After increasing sharply from 1989 through 1992, US prostate cancer incidence rates dropped by 16% for white men and nearly stabilized for African-American men (2% increase) in the latest period available for analysis, 1992 to 1993. These findings, based on the National Cancer Institute's Surveillance, Epidemiology, and End Results (SEER) cancer registry information and US Census population estimates, are reported in the November 20th issue of the Journal of the National Cancer Institute.
In this brief communication to the Journal, researcher Ray M. Merrill, phd, mph, and colleagues at the NCI explain that much of the dramatic increase in the age-adjusted prostate cancer incidence rates noted in the 1989 to 1992 period (61% among whites and 65% among African-Americans) has been attributed to the widespread use of prostate-specific antigen (PSA) for screening and detection of prostate cancer. This recent analysis of the SEER data, compiled from the 9 standard population-based tumor registries that together cover approximately 10% of the US population (with over-sampling of certain minority populations), indicates that prostate cancer incidence rates began to fall earlier in the 1992 to 1993 period in some geographic areas (eg, Seattle-Puget Sound) and that rates continue to vary by region (eg, lowest in Connecticut and Iowa; highest in metropolitan Detroit, Utah, and Seattle). (Despite these differences, the decline in incidence occurred in each SEER area.)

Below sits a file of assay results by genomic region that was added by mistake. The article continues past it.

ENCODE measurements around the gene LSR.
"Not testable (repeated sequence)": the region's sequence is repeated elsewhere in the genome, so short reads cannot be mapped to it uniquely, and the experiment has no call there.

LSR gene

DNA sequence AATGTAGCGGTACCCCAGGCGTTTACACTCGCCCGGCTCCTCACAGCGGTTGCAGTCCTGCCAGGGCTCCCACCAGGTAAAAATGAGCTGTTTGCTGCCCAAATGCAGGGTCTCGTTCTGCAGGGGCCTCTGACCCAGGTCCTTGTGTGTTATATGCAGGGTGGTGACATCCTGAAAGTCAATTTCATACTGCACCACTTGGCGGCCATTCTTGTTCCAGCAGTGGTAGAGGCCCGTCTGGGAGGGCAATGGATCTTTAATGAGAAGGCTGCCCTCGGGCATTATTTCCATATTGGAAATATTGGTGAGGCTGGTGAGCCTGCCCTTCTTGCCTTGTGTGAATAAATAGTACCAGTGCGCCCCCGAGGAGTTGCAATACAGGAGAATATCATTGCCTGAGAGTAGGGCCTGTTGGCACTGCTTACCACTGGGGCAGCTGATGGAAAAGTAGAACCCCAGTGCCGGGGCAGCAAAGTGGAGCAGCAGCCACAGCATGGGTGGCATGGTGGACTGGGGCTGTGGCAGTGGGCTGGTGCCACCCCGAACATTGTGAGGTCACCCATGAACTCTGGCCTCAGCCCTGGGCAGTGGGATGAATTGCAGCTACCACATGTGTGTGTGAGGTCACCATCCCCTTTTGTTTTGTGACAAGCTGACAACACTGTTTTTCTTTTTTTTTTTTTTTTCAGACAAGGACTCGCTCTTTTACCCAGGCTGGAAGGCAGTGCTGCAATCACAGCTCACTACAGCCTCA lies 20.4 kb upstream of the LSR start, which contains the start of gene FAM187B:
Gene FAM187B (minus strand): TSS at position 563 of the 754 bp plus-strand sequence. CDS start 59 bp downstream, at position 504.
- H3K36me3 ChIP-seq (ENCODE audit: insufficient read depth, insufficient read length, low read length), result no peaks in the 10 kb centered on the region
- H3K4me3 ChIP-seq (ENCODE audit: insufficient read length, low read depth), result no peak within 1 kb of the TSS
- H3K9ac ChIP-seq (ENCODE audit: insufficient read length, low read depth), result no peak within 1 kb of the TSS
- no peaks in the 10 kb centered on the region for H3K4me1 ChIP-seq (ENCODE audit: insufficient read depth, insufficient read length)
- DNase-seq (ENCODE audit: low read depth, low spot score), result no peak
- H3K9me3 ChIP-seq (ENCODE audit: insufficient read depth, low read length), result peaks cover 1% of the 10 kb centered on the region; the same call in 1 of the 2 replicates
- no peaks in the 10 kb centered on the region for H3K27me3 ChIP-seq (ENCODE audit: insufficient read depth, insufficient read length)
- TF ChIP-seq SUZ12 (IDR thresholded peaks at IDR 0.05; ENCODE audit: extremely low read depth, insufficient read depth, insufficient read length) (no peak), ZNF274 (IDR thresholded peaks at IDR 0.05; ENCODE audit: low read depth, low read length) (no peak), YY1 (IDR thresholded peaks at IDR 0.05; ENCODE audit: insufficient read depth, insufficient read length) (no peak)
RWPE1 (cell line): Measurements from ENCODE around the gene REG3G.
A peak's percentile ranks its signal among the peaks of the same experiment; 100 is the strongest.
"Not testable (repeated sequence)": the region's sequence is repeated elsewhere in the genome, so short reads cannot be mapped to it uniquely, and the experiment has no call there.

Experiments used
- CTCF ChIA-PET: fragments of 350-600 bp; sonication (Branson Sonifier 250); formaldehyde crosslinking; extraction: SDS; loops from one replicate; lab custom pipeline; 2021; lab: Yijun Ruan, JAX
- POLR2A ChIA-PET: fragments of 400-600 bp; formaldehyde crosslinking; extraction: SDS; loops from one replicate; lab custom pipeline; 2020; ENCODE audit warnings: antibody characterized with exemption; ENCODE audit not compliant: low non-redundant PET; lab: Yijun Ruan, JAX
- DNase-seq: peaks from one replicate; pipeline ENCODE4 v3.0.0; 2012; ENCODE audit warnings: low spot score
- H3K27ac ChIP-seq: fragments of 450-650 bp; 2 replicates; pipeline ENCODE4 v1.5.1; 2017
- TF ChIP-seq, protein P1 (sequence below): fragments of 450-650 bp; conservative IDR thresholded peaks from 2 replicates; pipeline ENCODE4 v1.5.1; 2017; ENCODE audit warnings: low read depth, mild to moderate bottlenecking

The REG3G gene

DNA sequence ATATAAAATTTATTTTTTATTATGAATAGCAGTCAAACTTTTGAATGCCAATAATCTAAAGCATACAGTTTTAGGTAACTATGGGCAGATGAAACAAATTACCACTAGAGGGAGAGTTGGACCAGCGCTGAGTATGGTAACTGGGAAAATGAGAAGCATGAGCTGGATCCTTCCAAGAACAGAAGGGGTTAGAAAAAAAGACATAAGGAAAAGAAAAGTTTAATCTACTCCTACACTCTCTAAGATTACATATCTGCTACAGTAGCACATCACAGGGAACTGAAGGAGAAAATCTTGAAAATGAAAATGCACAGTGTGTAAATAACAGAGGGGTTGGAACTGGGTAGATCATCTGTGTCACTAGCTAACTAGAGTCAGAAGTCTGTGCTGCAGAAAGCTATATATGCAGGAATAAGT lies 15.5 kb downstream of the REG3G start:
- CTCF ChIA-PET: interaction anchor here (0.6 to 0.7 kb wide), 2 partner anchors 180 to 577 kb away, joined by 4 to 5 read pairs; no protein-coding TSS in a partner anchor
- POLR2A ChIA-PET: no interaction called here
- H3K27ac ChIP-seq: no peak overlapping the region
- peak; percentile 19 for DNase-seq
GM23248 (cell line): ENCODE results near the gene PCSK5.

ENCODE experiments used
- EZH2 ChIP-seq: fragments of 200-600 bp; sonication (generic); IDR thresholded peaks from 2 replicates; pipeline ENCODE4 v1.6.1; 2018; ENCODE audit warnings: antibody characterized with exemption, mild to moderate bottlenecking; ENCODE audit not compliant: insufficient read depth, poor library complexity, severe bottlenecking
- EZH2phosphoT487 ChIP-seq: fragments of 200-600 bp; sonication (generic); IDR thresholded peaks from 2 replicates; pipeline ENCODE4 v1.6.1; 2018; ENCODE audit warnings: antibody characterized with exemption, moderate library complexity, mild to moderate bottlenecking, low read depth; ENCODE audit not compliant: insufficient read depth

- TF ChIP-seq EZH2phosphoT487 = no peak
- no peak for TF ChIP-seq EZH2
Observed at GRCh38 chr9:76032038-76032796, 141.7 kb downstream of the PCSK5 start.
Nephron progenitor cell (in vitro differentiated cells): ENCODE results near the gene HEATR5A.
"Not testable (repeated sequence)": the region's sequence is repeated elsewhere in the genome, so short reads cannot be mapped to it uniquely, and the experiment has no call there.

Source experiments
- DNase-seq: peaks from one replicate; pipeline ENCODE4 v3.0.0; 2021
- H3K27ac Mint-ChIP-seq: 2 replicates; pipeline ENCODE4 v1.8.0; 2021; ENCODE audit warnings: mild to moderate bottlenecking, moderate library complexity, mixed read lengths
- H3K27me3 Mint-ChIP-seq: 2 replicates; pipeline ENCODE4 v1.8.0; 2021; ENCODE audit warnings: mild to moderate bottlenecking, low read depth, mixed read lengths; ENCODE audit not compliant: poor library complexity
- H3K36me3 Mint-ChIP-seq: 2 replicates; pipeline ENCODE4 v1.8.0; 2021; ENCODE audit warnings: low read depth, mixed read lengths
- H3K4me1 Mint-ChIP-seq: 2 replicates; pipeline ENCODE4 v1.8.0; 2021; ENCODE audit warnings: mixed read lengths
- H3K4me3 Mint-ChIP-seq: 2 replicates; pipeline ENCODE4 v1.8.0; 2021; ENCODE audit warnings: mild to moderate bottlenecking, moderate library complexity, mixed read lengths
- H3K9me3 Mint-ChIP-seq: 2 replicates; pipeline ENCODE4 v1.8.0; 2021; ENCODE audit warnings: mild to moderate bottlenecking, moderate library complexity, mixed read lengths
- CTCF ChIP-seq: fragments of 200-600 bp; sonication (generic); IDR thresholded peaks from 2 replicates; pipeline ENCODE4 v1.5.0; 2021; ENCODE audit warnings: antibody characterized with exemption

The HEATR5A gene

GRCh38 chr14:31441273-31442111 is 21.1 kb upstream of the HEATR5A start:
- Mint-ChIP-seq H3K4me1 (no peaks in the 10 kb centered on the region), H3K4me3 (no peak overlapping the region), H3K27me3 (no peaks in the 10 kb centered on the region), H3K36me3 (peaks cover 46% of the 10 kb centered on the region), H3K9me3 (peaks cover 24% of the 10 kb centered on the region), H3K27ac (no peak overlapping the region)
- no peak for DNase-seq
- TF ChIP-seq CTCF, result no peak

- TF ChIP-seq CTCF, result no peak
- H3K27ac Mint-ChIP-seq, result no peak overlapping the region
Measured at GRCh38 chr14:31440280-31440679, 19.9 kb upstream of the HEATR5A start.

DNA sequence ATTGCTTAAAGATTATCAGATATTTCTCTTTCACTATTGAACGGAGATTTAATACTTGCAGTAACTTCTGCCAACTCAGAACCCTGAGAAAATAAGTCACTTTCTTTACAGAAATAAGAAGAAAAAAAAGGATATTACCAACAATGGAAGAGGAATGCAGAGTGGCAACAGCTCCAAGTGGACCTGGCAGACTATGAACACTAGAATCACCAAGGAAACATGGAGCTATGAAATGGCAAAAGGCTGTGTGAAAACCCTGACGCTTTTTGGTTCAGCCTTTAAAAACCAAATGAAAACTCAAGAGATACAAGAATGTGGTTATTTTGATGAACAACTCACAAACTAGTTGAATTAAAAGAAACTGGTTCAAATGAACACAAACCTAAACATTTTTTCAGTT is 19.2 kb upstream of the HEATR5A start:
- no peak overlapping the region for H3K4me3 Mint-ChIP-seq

In addition, incidence rate changes varied by 10-year age interval and by race. For all SEER areas combined, declining rates were observed in the three older age groups for whites and the two older age groups for African-Americans. These findings are consistent with incidence trends in screened populations, say the authors. Since screening tends to identify cases earlier, incidence rates in younger age groups rise and rates in older age groups drop. Specifically, the percent changes in rates for white males from 1992 through 1993 were: +4% for ages 50 to 59 years, -9% for ages 60 to 69 years, -20% for ages 70 to 79 years, and -29% for ages 80 years and older. For African-American men, the percent changes in rates for the same time period were: +25% for ages 50 to 59 years, +15% for ages 60 to 69 years, -8% for ages 70 to 79 years, and -17% for ages 80 and older.
Merrill and his colleagues suggest that additional research is needed to determine why prostate cancer incidence rates began to decline in 1992 and 1993. The decline may, they say, reflect reduced use of PSA for screening and detection due to unresolved questions about its value, given the morbidity and mortality associated with treatment for early-stage prostate cancer. Further inquiry into the basis of the observed prostate cancer incidence rate changes may also provide additional insight into the natural history of this disease and the performance characteristics of PSA screening tests, say the researchers.